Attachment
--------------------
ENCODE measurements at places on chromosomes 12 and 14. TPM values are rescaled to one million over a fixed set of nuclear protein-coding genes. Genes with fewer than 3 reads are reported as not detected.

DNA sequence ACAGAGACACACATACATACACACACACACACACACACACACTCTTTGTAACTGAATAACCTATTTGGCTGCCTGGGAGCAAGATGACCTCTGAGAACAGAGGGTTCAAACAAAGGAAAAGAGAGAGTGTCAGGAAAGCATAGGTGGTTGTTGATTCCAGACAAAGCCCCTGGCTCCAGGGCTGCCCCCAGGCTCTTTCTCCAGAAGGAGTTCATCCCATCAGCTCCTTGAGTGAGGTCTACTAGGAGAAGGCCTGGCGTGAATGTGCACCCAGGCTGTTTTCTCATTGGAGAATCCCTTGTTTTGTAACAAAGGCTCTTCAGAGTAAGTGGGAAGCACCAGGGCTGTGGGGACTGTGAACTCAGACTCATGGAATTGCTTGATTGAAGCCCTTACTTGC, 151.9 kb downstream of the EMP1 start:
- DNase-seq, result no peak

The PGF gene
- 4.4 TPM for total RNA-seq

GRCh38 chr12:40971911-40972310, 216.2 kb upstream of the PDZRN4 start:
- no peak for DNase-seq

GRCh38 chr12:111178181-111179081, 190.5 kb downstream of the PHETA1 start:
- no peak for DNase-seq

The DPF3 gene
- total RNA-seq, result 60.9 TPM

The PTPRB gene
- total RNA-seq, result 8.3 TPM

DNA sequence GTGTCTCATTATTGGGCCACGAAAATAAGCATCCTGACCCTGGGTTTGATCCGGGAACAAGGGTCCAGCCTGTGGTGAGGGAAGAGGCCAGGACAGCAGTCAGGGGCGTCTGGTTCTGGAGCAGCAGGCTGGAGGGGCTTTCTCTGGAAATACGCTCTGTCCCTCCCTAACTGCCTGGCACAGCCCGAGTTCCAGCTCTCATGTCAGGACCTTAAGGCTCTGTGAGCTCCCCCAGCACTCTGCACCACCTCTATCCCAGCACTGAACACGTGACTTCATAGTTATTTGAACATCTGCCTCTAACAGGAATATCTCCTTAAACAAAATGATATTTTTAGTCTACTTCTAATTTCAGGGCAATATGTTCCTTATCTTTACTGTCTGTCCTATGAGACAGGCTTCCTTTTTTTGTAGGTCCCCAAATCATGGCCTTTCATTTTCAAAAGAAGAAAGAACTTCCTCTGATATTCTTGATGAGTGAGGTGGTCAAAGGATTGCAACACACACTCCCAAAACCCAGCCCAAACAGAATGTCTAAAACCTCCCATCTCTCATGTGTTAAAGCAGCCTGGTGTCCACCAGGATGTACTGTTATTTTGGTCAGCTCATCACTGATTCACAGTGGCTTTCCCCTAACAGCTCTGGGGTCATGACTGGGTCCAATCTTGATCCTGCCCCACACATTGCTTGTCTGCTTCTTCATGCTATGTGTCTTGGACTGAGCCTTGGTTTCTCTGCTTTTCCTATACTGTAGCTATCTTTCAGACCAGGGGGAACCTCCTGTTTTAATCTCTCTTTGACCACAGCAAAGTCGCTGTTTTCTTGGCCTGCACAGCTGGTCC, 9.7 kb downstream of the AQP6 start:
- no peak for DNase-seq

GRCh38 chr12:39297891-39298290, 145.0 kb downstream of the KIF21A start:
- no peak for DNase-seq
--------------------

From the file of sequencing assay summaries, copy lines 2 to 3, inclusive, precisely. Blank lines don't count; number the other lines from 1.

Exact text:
DNA sequence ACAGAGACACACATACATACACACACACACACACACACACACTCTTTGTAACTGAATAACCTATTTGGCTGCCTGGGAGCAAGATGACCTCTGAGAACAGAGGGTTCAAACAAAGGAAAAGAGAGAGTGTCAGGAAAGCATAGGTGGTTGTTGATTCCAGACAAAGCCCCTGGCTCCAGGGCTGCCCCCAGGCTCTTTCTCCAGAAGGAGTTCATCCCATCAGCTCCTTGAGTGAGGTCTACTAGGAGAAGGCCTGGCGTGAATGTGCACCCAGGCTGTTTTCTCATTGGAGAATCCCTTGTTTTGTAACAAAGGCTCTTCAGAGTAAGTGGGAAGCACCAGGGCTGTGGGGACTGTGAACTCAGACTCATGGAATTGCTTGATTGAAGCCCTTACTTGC, 151.9 kb downstream of the EMP1 start:
- DNase-seq, result no peak